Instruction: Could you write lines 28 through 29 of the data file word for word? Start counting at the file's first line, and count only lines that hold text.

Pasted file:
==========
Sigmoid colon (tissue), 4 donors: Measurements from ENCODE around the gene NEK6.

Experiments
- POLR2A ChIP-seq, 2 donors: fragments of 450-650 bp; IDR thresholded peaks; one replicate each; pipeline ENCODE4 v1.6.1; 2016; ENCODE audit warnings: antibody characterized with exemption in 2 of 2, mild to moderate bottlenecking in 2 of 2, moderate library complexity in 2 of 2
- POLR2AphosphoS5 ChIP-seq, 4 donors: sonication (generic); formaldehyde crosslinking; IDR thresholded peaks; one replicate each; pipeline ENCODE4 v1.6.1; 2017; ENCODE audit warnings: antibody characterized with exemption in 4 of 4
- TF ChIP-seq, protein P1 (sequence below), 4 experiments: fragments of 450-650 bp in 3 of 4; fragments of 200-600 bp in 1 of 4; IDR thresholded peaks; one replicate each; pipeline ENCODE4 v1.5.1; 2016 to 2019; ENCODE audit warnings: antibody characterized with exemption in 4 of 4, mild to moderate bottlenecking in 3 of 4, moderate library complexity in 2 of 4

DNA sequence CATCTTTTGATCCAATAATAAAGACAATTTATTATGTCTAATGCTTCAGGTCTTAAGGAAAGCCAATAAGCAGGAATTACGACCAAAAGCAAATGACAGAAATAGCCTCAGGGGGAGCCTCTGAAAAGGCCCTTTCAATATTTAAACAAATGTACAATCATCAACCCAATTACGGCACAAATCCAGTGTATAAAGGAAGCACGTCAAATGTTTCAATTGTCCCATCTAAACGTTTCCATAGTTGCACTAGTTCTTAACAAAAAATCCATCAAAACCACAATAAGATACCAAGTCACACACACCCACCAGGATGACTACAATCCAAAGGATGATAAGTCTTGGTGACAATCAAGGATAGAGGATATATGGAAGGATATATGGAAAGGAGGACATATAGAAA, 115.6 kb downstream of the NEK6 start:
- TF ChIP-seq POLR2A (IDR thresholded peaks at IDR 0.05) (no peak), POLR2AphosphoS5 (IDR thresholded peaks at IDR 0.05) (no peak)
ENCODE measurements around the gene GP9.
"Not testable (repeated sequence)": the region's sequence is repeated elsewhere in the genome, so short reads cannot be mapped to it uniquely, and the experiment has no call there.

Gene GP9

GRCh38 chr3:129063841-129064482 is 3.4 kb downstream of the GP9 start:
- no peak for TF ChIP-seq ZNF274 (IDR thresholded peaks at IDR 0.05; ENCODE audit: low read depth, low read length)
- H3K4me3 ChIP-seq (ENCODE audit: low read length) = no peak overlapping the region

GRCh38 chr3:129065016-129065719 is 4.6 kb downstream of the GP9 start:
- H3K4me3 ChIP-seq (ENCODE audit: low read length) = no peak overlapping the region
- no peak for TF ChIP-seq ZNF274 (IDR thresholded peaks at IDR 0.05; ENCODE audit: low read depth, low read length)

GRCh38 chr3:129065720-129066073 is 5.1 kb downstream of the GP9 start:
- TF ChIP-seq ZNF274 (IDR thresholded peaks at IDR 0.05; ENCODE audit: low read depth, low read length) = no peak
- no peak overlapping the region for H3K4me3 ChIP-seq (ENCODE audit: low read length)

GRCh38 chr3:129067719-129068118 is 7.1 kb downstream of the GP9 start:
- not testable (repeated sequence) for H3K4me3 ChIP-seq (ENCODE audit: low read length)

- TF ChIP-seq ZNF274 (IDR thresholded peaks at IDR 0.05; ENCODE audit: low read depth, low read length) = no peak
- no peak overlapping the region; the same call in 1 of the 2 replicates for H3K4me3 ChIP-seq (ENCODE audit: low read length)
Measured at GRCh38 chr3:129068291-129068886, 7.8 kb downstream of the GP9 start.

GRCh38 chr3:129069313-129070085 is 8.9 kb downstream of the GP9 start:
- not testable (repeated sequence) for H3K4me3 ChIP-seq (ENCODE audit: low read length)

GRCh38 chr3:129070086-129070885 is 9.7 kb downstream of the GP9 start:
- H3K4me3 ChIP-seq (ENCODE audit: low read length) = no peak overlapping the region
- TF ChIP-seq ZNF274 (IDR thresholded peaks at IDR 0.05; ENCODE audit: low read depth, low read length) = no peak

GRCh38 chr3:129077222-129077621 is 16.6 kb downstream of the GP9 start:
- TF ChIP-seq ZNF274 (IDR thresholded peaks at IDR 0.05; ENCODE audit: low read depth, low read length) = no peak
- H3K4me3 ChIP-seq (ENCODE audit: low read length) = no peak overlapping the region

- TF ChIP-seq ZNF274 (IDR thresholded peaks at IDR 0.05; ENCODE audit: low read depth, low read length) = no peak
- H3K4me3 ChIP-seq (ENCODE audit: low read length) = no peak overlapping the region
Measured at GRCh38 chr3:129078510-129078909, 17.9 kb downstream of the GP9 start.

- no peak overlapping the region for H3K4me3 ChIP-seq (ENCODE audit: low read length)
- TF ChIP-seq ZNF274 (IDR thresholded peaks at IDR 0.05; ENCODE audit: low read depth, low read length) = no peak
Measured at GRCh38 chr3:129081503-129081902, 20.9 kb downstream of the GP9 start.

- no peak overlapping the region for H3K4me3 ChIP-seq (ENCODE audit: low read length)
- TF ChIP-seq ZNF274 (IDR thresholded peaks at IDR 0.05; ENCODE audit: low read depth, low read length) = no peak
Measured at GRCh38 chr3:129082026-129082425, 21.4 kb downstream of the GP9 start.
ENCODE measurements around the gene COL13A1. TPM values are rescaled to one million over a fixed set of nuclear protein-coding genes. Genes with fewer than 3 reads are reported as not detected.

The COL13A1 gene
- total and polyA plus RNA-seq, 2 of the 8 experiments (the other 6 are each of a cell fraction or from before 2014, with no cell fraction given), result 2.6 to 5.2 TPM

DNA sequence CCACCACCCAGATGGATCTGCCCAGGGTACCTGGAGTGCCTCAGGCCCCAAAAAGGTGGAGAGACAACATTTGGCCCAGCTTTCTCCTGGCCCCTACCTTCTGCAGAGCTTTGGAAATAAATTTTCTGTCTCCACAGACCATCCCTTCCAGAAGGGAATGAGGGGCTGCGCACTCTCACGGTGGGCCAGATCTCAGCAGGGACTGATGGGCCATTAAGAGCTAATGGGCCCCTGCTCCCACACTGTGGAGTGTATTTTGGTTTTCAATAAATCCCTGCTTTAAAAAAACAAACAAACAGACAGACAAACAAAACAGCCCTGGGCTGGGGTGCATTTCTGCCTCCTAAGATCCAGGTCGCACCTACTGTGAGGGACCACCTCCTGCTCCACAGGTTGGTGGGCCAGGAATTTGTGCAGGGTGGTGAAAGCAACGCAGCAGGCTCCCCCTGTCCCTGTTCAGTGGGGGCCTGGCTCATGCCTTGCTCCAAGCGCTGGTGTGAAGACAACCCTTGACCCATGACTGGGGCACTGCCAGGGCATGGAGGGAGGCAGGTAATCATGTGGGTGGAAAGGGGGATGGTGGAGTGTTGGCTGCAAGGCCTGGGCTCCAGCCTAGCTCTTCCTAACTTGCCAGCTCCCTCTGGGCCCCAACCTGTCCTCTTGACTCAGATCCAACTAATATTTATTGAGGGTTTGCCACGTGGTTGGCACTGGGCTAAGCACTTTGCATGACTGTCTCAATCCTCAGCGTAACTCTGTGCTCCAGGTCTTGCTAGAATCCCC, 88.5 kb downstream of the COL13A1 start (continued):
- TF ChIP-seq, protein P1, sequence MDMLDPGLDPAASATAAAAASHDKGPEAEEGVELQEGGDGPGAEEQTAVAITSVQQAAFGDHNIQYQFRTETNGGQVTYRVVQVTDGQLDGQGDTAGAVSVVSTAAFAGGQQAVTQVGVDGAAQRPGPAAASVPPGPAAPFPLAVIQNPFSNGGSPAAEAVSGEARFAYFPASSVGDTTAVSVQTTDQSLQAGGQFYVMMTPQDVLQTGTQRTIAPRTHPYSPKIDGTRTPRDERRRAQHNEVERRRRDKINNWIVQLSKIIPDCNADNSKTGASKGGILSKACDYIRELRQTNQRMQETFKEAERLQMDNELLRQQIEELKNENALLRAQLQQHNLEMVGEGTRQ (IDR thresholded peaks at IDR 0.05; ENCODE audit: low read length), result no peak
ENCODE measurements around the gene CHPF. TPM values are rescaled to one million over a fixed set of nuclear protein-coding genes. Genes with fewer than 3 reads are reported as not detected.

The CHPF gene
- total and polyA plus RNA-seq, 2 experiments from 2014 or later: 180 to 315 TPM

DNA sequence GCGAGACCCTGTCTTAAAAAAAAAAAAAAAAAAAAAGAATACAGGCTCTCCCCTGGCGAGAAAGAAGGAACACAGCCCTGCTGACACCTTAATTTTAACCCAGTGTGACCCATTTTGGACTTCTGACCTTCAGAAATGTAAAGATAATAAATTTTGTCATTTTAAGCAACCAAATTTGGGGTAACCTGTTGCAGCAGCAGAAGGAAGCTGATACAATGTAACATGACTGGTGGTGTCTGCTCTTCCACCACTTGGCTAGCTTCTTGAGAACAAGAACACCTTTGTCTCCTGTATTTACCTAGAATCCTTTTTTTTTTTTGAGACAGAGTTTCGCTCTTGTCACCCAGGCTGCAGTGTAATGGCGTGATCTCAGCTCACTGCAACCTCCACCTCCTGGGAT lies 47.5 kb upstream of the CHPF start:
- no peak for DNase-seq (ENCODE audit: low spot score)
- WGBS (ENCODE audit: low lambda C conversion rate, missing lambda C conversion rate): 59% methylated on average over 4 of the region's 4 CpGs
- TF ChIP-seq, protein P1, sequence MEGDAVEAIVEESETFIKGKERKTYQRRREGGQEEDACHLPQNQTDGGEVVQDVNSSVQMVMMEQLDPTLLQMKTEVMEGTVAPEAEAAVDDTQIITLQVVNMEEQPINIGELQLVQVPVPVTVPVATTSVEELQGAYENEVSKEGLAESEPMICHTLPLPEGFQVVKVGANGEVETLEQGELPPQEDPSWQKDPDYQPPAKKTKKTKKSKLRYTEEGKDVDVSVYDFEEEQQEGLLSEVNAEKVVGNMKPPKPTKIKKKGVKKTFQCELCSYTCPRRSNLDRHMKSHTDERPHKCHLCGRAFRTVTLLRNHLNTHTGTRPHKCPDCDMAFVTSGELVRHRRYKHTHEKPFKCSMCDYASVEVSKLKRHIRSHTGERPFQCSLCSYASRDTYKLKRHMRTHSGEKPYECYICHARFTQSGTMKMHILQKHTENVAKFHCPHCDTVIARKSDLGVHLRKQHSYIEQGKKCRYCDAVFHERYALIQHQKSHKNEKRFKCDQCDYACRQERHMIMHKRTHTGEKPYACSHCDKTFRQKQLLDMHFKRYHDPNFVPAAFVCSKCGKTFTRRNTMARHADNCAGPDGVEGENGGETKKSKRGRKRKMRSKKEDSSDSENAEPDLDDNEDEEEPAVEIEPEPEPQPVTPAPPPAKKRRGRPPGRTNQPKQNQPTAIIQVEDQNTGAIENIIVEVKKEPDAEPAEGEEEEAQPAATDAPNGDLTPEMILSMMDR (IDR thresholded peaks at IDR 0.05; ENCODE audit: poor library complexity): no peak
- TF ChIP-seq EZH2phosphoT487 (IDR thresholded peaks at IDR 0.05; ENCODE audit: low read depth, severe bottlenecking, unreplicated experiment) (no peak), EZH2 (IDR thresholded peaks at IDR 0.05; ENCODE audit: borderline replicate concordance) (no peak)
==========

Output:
- H3K4me3 ChIP-seq (ENCODE audit: low read length) = no peak overlapping the region
- TF ChIP-seq ZNF274 (IDR thresholded peaks at IDR 0.05; ENCODE audit: low read depth, low read length) = no peak